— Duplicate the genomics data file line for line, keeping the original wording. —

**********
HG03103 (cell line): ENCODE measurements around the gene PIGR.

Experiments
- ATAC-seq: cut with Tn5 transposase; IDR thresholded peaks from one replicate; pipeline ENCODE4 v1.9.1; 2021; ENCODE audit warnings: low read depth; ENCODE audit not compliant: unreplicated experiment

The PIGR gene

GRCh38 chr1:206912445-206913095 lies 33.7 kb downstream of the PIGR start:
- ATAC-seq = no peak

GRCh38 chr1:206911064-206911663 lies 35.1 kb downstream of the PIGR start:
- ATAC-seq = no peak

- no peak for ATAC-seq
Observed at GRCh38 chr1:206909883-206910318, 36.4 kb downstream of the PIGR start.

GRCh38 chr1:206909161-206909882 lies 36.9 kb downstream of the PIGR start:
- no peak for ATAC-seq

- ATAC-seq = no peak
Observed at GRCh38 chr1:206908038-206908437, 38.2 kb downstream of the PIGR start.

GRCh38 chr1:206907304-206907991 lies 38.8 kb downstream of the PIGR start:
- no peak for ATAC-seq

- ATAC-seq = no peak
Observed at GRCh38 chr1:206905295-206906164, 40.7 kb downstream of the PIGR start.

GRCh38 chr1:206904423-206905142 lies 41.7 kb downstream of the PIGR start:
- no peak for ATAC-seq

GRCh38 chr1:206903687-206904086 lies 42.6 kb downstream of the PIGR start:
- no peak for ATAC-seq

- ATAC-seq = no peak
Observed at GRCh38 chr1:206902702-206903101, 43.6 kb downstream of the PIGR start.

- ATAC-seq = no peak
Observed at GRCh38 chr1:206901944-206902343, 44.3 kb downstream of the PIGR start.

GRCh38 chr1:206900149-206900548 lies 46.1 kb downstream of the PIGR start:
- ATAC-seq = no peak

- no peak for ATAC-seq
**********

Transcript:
HG03103 (cell line): ENCODE measurements around the gene PIGR.

Experiments
- ATAC-seq: cut with Tn5 transposase; IDR thresholded peaks from one replicate; pipeline ENCODE4 v1.9.1; 2021; ENCODE audit warnings: low read depth; ENCODE audit not compliant: unreplicated experiment

The PIGR gene

GRCh38 chr1:206912445-206913095 lies 33.7 kb downstream of the PIGR start:
- ATAC-seq = no peak

GRCh38 chr1:206911064-206911663 lies 35.1 kb downstream of the PIGR start:
- ATAC-seq = no peak

- no peak for ATAC-seq
Observed at GRCh38 chr1:206909883-206910318, 36.4 kb downstream of the PIGR start.

GRCh38 chr1:206909161-206909882 lies 36.9 kb downstream of the PIGR start:
- no peak for ATAC-seq

- ATAC-seq = no peak
Observed at GRCh38 chr1:206908038-206908437, 38.2 kb downstream of the PIGR start.

GRCh38 chr1:206907304-206907991 lies 38.8 kb downstream of the PIGR start:
- no peak for ATAC-seq

- ATAC-seq = no peak
Observed at GRCh38 chr1:206905295-206906164, 40.7 kb downstream of the PIGR start.

GRCh38 chr1:206904423-206905142 lies 41.7 kb downstream of the PIGR start:
- no peak for ATAC-seq

GRCh38 chr1:206903687-206904086 lies 42.6 kb downstream of the PIGR start:
- no peak for ATAC-seq

- ATAC-seq = no peak
Observed at GRCh38 chr1:206902702-206903101, 43.6 kb downstream of the PIGR start.

- ATAC-seq = no peak
Observed at GRCh38 chr1:206901944-206902343, 44.3 kb downstream of the PIGR start.

GRCh38 chr1:206900149-206900548 lies 46.1 kb downstream of the PIGR start:
- ATAC-seq = no peak

- no peak for ATAC-seq